Ink Bold With Ultimate Rewards from Chase: Get 50,000 Bonus Points

by Silicon Valley Blogger on 2012-01-236

Ink(SM) Bold with Ultimate Rewards(SM) Being a business owner, I’ve contemplated picking up a credit card to handle my business expenses. There are actually a lot of good choices from some of the well known issuers, such as Chase and American Express. One of those I’ve had the chance to check out is this business credit card with a rewards program, the Ink Bold with Ultimate Rewards card.

Chase Ink Bold Business Card Review (Receive 50,000 Bonus Points)

This looks like a great business rewards card. Note that it’s a charge card that requires you to pay your balance in full each month. Let me list some of the features that I like about this card:

  • The Ink Bold card offers rewards through the Chase Ultimate Rewards program.
  • You’ll earn a one time bonus of 50,000 points after you make $5,000 in qualified purchases in the first three months. This is equivalent to $500 you can apply towards air travel or other rewards.
  • With this particular card, you can earn a point for each dollar you spend in purchases.
  • You’ll earn double points on a few things, such as when you book a flight with the reward program’s booking tool, and when you spend on gas and hotels (points are earned on a maximum of $50,000 spent on this category).
  • You’ll also earn 5 points per dollar on regular business expenses of up to $50,000 annually. Basically, the maximum number of points you can accumulate per year is 200,000.
  • You’ll earn up to 10 bonus points per dollar spent when you shop through the Chase online mall (Ultimate Rewards Mall). The mall features a wide array of merchandise and services for your needs, more than 400 partners total.
  • There are no reward point limits and these points don’t ever expire.
  • Travel with no blackout dates.
  • You can transfer your points to Chase’s transfer partners and other frequent flyer programs 1:1 (full value). For every Ultimate Rewards point you have, you’ll receive the equivalent partner point or mile when you transfer to any of these programs: Continental OnePass®, United MileagePlus®, Hyatt Gold Passport®, Southwest Rapid Rewards, Marriott Rewards®, etc.
To apply for the Ink Bold Business Card from Chase, here’s where to go.
Ink Bold Business Card With Ultimate Rewards

How To Get More Bonus Points & Employee Cards

You can also take out cards for your employees that are linked to this charge account. If your employees are card users on the account, they can also accumulate points for you. You can set spending limits for these employee cards and view reports to monitor their usage.

Once you’ve accumulated enough points, you can start to reward yourself. For instance, it only takes 2,000 points to get a $20 statement credit. Tracking your rewards is as easy as dropping by your online account. You’ll be able to check your points balance and redeem rewards without waiting an eternity for rewards paperwork. Unlike some rewards credit cards, you won’t be exasperated by sudden expiration dates or caps on your points.

While you’re traveling, you can use the amenities of various airport lounges, courtesy of your rewards program. You’ll have access to over 350 VIP airport lounges globally. Actually, you’re entitled to two free visits a year, but if you want to use airport lounges more often than that, then you’ll pay $27 per visit.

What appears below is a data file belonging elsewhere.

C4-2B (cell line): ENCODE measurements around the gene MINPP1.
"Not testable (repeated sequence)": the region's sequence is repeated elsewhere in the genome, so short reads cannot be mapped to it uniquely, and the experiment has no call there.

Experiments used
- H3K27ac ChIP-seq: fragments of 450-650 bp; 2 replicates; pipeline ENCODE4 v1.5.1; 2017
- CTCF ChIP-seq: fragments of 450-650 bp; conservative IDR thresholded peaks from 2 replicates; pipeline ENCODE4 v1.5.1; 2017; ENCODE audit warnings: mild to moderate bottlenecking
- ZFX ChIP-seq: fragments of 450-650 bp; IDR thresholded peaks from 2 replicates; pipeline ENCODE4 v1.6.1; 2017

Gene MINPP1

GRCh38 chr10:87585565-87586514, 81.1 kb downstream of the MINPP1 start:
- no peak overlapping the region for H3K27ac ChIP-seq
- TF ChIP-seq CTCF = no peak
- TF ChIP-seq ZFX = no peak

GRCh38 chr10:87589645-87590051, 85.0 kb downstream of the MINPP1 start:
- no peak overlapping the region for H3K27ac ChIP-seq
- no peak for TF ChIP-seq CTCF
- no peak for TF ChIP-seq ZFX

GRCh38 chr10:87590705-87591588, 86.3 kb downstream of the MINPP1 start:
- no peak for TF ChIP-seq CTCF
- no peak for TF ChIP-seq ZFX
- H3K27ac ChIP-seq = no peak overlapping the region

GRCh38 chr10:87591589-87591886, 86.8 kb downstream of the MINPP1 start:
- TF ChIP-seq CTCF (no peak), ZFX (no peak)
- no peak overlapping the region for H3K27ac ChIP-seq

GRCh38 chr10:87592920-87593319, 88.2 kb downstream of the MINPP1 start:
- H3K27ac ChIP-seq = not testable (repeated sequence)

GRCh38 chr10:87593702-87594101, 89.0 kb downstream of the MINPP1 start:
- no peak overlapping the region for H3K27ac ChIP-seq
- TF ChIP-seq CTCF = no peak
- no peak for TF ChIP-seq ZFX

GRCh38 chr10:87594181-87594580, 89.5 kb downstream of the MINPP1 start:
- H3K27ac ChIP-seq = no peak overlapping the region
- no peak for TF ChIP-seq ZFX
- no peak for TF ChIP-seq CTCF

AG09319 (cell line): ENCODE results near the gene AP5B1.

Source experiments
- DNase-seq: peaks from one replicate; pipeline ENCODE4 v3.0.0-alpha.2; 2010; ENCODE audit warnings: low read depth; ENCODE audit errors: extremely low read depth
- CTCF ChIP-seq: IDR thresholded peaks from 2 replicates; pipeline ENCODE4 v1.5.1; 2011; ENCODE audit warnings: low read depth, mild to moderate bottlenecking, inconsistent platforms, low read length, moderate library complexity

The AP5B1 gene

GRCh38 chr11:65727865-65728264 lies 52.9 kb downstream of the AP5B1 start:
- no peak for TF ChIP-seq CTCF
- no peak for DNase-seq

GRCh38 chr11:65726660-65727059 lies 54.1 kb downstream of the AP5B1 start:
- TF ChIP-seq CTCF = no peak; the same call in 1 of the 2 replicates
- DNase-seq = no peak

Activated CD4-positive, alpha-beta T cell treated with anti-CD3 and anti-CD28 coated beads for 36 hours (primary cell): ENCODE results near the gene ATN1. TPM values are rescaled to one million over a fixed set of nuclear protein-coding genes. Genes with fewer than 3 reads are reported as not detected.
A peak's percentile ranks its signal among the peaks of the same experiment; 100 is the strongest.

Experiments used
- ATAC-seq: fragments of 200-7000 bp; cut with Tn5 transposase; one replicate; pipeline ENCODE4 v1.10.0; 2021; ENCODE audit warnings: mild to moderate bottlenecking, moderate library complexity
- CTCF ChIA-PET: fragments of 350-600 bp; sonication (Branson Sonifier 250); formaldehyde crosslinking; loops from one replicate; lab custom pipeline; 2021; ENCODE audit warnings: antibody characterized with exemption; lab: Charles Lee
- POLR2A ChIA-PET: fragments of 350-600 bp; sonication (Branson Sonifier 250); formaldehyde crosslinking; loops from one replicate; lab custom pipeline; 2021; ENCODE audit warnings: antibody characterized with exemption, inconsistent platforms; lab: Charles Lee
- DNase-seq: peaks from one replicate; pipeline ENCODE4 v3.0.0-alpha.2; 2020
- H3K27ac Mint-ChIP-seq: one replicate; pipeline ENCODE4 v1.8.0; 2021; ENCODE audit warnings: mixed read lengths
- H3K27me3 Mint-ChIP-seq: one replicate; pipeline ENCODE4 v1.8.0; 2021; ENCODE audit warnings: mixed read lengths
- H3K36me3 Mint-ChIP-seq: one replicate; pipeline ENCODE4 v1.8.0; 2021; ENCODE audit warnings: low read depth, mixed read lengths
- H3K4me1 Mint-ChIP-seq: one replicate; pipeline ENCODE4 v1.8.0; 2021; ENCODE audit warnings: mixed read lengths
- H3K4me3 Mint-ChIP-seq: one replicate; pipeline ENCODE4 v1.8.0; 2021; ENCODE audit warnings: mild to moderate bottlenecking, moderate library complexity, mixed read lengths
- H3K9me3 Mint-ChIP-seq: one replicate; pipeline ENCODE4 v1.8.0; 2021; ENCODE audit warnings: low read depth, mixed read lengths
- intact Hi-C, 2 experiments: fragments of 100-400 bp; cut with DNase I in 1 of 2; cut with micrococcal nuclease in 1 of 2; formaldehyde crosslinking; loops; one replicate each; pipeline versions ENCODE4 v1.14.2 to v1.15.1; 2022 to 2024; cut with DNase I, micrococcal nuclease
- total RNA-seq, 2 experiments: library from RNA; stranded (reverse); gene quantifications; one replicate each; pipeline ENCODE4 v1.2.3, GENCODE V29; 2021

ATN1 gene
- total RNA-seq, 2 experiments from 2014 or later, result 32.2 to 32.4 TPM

Other travel benefits include trip cancellation insurance, a baggage delay refund, roadside dispatch, and more.

Fraud & Purchase Protection, Pay in Full Each Month

In addition to the rewards, the Ink Bold with Ultimate Rewards card offers its users several forms of protection. If you determine there’s an unauthorized charge on your account, you’ll have the backing of Zero Liability Protection. If there’s some kind of suspicious activity on your account, you’ll be alerted by the Fraud Early Warning service. Price, purchase, and return protection services are available, too.

With this business credit card that’s also a charge card, you won’t have to keep track of fluctuating interest rates because you need to pay the balance in full each month. You’ll also have a flexible spending limit — your limit will change as your business does, so you aren’t likely to be constrained to your initial spending limit.

During your first year of membership, the annual fee is waived. But here’s the downside: after that, it’s $95 a year. But then again, if you consider all the points and rewards you can accrue, it may be possible to more than make up for that annual fee each year.

Other things to note: there are late payment and return payment penalty fees that range from $15 to $39, depending on the size of your balance. Also, if you’re more than 60 days late with your payment, Chase may impose the 29.99% penalty APR on your account. If you need to travel outside the U.S. for your business, note that foreign transaction fees are now waived (there used to be a charge of 3% of the transaction amount in U.S. dollars).

Comparing Other Cards To The Ink Bold

There are a few other alternatives to the Ink Bold, and we’ll take a look at a couple of them. If you’re after a business card, an alternative is the Ink Classic card, which also falls under the Ultimate Rewards program. But as far as similar features go, the card that most closely resembles the Ink Bold is the Chase Sapphire Preferred card, which we’ve covered in this review. The Chase Sapphire Preferred Card also gives you the ability to do point transfers with other travel programs, much like what the Ink Bold card allows. Both cards have a focus on travel rewards. Here’s a quick look at these options: